Crime and Punishment [Large Print Edition]: The Complete and Unabridged Classic Edition

Available

Product Details

Price
$26.97
Publisher
Createspace Independent Publishing Platform
Publish Date
Pages
706
Dimensions
7.44 X 9.69 X 1.41 inches | 2.73 pounds
Language
English
Type
Paperback
EAN/UPC
9781501027970
BISAC Categories:

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About the Author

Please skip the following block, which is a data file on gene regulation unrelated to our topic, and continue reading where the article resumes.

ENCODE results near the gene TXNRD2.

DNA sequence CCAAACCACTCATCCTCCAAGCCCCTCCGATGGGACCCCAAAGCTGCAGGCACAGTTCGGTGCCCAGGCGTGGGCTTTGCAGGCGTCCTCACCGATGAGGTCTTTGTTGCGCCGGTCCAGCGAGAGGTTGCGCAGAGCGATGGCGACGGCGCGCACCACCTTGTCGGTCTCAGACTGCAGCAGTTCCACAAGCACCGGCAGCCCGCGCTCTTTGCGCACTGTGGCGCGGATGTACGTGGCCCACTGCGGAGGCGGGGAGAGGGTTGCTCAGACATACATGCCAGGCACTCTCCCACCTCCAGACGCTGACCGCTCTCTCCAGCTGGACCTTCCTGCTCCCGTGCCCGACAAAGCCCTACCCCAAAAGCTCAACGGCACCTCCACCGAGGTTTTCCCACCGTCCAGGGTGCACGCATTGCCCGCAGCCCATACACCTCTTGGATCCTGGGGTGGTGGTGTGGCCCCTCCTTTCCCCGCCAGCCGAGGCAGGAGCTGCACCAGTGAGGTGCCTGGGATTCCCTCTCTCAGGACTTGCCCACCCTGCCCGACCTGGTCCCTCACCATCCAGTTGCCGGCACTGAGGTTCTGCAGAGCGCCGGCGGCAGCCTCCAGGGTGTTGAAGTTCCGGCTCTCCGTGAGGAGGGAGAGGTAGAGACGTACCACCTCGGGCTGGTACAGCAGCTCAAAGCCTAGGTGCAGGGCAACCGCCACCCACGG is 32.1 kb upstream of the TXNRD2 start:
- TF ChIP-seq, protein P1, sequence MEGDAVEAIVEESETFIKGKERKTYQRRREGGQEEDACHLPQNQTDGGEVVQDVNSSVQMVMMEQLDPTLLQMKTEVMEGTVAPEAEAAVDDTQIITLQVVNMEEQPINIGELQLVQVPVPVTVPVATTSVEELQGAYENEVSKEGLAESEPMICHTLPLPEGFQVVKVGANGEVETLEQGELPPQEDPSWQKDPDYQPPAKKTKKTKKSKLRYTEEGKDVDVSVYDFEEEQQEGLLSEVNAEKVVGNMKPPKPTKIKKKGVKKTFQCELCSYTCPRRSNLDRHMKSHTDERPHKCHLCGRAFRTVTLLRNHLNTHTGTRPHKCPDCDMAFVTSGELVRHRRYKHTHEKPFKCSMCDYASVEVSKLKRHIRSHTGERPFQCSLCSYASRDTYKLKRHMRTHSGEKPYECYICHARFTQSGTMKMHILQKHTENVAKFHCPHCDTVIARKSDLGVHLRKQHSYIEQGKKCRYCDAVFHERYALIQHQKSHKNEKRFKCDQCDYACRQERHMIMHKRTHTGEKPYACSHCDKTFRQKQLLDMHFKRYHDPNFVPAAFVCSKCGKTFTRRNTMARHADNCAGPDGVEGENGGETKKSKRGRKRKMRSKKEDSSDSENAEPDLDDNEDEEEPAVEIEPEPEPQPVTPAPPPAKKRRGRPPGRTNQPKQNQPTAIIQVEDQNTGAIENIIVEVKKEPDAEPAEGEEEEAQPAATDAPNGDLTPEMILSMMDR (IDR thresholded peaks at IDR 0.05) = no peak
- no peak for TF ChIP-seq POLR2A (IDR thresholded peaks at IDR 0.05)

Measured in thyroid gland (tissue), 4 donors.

Fyodor Mikhailovich Dostoevsky ( Russian: Fyódor Mikháylovich Dostoyévskiy, 11 November 1821 - 9 February 1881, sometimes transliterated Dostoyevsky, was a Russian novelist, short story writer, essayist, journalist and philosopher. Dostoevsky's literary works explore human psychology in the troubled political, social, and spiritual atmospheres of 19th-century Russia, and engage with a variety of philosophical and religious themes. His most acclaimed works include Crime and Punishment (1866), The Idiot (1869), Demons (1872), and The Brothers Karamazov (1880). Dostoevsky's body of works consists of 11 novels, three novellas, 17 short stories, and numerous other works. Many literary critics rate him as one of the greatest psychologists in world literature. His 1864 novella Notes from Underground is considered to be one of the first works of existentialist literature. Born in Moscow in 1821, Dostoevsky was introduced to literature at an early age through fairy tales and legends, and through books by Russian and foreign authors. His mother died in 1837 when he was 15, and around the same time, he left school to enter the Nikolayev Military Engineering Institute. After graduating, he worked as an engineer and briefly enjoyed a lavish lifestyle, translating books to earn extra money. In the mid-1840s he wrote his first novel, Poor Folk, which gained him entry into St. Petersburg's literary circles. Arrested in 1849 for belonging to a literary group that discussed banned books critical of Tsarist Russia, he was sentenced to death but the sentence was commuted at the last moment. He spent four years in a Siberian prison camp, followed by six years of compulsory military service in exile. In the following years, Dostoevsky worked as a journalist, publishing and editing several magazines of his own and later A Writer's Diary, a collection of his writings. He began to travel around western Europe and developed a gambling addiction, which led to financial hardship. For a time, he had to beg for money, but he eventually became one of the most widely read and highly regarded Russian writers.